Oil rises near $40 after recovery in Chinese crude imports

Oil edged higher as data showed Chinese crude imports rose last month.

Futures in New York rose around 1.3 per cent toward $40 a barrel. Chinese crude imports climbed 2.1 per cent in September from August, the General Administration of Customs said Tuesday, in a positive sign for global demand. Buying was resilient against expectations for a slowdown and volumes are likely to stay high through to the end of the year, Australia & New Zealand Banking Group Ltd. said in a note.

The data underscore China’s role in the oil market’s recovery as a renewed coronavirus spread impinges on the rebound in consumption elsewhere. The U.K. is tightening restrictions as infections rise, while Italy and the Netherlands are also considering new measures. Demand will fail eight per cent this year and only return to pre-crisis levels in 2023, the International Energy Agency said.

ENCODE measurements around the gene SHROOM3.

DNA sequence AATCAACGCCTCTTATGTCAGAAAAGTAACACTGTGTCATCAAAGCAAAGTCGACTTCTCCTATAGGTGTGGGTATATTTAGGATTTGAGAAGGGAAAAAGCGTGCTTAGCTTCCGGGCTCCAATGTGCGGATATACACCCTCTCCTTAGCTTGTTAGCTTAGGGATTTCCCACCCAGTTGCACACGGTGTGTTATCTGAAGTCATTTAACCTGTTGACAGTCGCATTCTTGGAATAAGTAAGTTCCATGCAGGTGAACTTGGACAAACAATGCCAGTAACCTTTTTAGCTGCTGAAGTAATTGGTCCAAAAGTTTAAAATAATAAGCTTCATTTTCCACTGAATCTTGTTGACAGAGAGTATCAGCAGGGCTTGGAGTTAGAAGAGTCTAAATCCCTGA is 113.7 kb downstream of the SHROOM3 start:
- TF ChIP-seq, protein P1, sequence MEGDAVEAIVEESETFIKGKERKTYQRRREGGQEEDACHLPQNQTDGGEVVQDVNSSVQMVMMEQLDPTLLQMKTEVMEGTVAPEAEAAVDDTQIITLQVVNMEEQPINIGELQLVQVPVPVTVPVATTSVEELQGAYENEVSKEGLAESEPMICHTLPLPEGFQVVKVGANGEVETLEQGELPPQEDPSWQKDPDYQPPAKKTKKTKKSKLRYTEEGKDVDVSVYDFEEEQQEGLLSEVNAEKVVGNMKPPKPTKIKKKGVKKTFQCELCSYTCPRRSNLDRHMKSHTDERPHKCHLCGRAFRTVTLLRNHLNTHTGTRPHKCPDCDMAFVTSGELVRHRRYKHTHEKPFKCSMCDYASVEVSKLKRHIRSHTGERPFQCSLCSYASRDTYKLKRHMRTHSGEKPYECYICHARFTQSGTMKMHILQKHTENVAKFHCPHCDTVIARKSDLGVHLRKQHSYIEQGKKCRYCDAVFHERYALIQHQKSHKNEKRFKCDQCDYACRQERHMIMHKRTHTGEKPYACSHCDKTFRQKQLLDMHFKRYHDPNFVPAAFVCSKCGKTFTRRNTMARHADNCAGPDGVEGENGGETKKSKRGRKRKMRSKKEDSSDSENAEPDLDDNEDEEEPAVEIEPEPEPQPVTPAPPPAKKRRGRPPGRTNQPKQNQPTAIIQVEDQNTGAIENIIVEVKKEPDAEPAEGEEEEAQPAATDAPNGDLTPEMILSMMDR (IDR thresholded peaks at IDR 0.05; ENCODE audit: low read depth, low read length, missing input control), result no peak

“The optimism is spurred by China’s customs data,” said Paola Rodriguez Masiu, senior oil markets analyst at Rystad Energy AS. “China is a major customer for oil and such data against projections were welcomed jubilantly from traders.”


  • West Texas Intermediate for November delivery rose 1.3 per cent to $39.96 a barrel at 9:59 a.m. in London
  • Brent for December settlement added 1.3 per cent to $42.26

In the latest sign of refiners struggling to cope with tepid consumption, Italy’s Sarroch facility in Sardinia -- one of Europe’s biggest and most complex -- will operate at the minimum required rate.

Investors are increasingly focusing on how the U.S. election next month is likely to affect oil. A Democratic sweep of the White House and Congress could lead to an increase of Iranian production by 500,000 barrels a day by the third quarter of 2021, JPMorgan Chase & Co. said in a note. However, that would likely be offset by rising demand, and crude prices could increase by 10 per cent to 15 per cent in the month after the election on fiscal stimulus and dollar weakness.

© 2020 Bloomberg L.P.

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